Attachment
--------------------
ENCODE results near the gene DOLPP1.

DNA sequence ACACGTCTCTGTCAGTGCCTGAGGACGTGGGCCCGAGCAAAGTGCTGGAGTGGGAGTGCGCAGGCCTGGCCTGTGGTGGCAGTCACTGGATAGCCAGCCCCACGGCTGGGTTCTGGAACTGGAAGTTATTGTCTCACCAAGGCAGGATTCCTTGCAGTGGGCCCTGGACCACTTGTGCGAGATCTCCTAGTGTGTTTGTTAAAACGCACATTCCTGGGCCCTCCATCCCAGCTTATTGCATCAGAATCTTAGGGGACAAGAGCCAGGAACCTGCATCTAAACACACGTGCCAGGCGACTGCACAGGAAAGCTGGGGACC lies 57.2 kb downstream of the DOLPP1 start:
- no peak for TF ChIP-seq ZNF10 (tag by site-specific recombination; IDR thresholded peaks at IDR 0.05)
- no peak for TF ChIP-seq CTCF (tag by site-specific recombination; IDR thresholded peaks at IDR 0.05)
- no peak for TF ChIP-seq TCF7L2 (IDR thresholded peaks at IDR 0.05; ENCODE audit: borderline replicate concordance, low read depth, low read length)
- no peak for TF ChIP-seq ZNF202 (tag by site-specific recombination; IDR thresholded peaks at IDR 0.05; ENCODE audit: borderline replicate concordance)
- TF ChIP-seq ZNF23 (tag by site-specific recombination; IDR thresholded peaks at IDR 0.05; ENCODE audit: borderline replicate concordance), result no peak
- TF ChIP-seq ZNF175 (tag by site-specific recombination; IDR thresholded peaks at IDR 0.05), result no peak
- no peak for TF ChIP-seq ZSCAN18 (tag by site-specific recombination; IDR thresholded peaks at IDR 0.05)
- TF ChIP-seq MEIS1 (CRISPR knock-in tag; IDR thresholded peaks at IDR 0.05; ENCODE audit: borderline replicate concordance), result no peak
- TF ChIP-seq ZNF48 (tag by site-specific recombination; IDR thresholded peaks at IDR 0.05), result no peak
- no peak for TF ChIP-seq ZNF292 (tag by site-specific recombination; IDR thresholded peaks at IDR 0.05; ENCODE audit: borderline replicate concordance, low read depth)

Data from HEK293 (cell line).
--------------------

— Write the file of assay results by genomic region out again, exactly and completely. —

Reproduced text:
ENCODE results near the gene DOLPP1.

DNA sequence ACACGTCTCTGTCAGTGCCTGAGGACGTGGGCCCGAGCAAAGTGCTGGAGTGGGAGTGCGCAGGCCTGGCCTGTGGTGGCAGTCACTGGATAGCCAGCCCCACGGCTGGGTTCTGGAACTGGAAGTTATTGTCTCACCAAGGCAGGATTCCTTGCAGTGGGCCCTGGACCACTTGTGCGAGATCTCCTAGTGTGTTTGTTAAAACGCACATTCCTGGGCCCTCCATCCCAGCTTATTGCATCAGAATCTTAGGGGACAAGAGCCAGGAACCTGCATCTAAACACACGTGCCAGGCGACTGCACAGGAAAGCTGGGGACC lies 57.2 kb downstream of the DOLPP1 start:
- no peak for TF ChIP-seq ZNF10 (tag by site-specific recombination; IDR thresholded peaks at IDR 0.05)
- no peak for TF ChIP-seq CTCF (tag by site-specific recombination; IDR thresholded peaks at IDR 0.05)
- no peak for TF ChIP-seq TCF7L2 (IDR thresholded peaks at IDR 0.05; ENCODE audit: borderline replicate concordance, low read depth, low read length)
- no peak for TF ChIP-seq ZNF202 (tag by site-specific recombination; IDR thresholded peaks at IDR 0.05; ENCODE audit: borderline replicate concordance)
- TF ChIP-seq ZNF23 (tag by site-specific recombination; IDR thresholded peaks at IDR 0.05; ENCODE audit: borderline replicate concordance), result no peak
- TF ChIP-seq ZNF175 (tag by site-specific recombination; IDR thresholded peaks at IDR 0.05), result no peak
- no peak for TF ChIP-seq ZSCAN18 (tag by site-specific recombination; IDR thresholded peaks at IDR 0.05)
- TF ChIP-seq MEIS1 (CRISPR knock-in tag; IDR thresholded peaks at IDR 0.05; ENCODE audit: borderline replicate concordance), result no peak
- TF ChIP-seq ZNF48 (tag by site-specific recombination; IDR thresholded peaks at IDR 0.05), result no peak
- no peak for TF ChIP-seq ZNF292 (tag by site-specific recombination; IDR thresholded peaks at IDR 0.05; ENCODE audit: borderline replicate concordance, low read depth)

Data from HEK293 (cell line).